[zeromq-dev] Cleaning-up context creation API
brian at linuxfood.net
Thu Feb 16 02:04:54 CET 2012
On Wednesday, February 15, 2012 at 4:50 PM, Pieter Hintjens wrote:
> On Wed, Feb 15, 2012 at 6:41 PM, Aurélien Vallée
> <vallee.aurelien at gmail.com (mailto:vallee.aurelien at gmail.com)> wrote:
> > Just my 2 cents:
> > get/set are easy to remember, while peek/poke are... kind of weird
> Yes, in the memory of 6502 programming. But get/set by themselves
> aren't enough, there has to be an object, making it a clumsy function
> name. zmq_ctx_getoption or zmq_ctx_getopt or whatever.
> If peek/poke still feel too weird after a while, we can switch to
> getopt/setopt. It's a simple patch.
> I'm using the same nomenclature for zmq_msg_peek/poke, would send that
> pull request but github ssh access is down at the moment.
I don't really often have reason to speak up here, but, peek and poke really bother me.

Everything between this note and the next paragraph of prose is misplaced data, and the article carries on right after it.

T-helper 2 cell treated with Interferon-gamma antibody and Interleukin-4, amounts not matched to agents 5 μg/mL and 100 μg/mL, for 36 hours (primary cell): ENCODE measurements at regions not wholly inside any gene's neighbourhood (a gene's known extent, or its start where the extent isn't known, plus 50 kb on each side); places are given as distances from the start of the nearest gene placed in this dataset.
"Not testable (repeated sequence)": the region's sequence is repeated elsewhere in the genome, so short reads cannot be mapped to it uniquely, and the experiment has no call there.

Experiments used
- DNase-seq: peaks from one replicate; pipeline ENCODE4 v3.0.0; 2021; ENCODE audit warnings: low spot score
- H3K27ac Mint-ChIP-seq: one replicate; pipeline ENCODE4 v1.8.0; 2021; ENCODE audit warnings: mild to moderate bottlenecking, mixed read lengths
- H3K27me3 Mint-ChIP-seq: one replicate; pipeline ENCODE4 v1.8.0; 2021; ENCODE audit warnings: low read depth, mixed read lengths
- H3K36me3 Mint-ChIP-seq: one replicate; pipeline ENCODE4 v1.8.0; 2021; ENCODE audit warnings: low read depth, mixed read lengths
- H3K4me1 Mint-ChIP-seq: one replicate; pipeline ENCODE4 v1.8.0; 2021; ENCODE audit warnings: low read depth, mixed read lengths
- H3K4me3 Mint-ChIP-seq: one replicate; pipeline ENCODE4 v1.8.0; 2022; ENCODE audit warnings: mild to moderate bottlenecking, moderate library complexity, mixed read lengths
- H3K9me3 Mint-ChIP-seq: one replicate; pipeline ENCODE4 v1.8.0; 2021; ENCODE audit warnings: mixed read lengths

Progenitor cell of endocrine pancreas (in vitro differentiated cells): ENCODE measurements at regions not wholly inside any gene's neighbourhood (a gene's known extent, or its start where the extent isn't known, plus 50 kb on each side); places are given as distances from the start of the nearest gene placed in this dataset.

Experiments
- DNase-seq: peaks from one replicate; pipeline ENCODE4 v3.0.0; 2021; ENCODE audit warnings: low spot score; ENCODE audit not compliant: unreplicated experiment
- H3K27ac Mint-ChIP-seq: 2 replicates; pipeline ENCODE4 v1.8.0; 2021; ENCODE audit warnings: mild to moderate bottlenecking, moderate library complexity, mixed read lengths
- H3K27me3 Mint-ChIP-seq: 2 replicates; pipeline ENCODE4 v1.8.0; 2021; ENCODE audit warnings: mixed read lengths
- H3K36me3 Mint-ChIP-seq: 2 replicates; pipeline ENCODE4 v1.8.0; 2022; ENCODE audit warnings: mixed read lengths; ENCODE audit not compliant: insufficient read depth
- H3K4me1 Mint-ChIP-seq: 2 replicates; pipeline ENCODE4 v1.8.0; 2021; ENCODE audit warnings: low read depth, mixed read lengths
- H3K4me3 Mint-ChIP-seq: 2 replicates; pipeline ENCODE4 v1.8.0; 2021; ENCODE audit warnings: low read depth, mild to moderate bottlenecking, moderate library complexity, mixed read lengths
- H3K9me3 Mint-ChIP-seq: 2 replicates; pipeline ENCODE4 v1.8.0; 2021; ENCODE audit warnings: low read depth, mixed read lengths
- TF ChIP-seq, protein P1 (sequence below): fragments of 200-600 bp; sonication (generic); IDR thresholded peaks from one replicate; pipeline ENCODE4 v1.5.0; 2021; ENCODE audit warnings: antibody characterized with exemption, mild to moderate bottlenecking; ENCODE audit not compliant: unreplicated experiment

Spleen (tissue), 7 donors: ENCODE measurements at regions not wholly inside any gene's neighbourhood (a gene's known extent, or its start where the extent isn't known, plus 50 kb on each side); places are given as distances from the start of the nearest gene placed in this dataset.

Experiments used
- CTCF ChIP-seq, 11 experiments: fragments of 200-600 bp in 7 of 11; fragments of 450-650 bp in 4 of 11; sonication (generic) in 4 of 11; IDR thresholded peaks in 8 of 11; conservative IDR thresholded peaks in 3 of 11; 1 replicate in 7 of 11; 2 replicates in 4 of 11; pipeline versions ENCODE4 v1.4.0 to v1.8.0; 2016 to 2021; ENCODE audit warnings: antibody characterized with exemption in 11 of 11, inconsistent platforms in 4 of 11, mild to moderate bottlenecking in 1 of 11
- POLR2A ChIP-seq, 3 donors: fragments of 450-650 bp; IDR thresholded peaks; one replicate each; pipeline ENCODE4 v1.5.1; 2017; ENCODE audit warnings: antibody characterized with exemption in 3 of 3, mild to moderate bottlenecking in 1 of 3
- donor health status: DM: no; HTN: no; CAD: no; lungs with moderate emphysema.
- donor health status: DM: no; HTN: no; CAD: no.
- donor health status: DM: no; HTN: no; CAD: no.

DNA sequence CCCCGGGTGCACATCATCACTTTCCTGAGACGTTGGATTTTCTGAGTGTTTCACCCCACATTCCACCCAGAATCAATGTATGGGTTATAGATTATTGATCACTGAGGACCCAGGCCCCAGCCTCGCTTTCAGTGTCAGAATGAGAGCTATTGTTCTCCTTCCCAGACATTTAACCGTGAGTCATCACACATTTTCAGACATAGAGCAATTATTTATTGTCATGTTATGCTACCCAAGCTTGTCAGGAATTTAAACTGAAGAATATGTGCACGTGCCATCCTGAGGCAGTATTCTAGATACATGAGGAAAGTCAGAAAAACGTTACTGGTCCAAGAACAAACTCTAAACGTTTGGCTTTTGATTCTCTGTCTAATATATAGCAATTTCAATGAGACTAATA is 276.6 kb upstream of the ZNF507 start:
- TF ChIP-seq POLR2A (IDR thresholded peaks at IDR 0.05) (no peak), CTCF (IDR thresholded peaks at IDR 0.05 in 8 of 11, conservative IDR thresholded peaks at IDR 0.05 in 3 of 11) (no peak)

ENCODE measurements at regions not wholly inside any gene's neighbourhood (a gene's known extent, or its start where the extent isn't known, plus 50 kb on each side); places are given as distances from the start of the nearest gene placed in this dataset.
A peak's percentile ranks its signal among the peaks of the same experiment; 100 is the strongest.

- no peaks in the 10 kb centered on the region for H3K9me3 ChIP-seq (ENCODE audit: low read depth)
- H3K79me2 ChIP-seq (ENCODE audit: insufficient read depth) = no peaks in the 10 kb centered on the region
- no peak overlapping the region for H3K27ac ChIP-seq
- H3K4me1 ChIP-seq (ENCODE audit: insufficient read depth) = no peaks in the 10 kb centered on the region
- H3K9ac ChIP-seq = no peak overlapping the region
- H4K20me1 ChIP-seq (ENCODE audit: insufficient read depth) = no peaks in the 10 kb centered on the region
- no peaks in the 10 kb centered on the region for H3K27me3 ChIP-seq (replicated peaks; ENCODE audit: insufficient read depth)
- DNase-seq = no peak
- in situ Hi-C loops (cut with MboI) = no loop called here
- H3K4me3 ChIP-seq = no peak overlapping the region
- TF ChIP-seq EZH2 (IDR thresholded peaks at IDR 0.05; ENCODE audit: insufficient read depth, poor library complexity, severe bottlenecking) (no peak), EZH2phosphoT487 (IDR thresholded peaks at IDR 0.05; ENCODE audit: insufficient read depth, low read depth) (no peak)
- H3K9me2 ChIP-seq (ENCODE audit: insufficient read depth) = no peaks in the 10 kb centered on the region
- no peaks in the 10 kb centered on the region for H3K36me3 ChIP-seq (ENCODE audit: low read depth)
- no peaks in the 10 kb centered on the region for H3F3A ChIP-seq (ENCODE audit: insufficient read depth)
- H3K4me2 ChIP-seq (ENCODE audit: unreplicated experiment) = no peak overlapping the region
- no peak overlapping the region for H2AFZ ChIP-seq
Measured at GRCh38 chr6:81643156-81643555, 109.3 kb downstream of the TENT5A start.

I think the kind of structure they imply (for those of us not fortunate enough to do 6502 coding), is something somewhere in the "spectrum" of: streams, stacks, queues, and
While, one could make the argument that zmq_ctx_peek(ctx, ZMQ_IOTHREADS) might be
close to a "register" per-se. I still, when thinking about it, imagine that it has something
closer to do with a stream or stack, and thus, when looking for something to get and
set options, I would overlook them in my first couple of passes through the API docs.
On the other hand, even lacking an object following them, "get" and "set" and set are
"pretty standard" nomenclature. Meaning, that when I read "zmq_ctx_get(", the next thing
I expect is the subject of get (linguistically speaking). And, further, when I'm working in C,
I also usually expect to ignore the first argument, since that's typically the "self" object.
Obviously, this is bike shedding, but, FWIW, I think 0mq has historically done pretty well
when it comes to the linguistic design of the API. When looking for how to do something,
I've never found myself scratching my head looking for something that "reads right".
It's always been my first pick.
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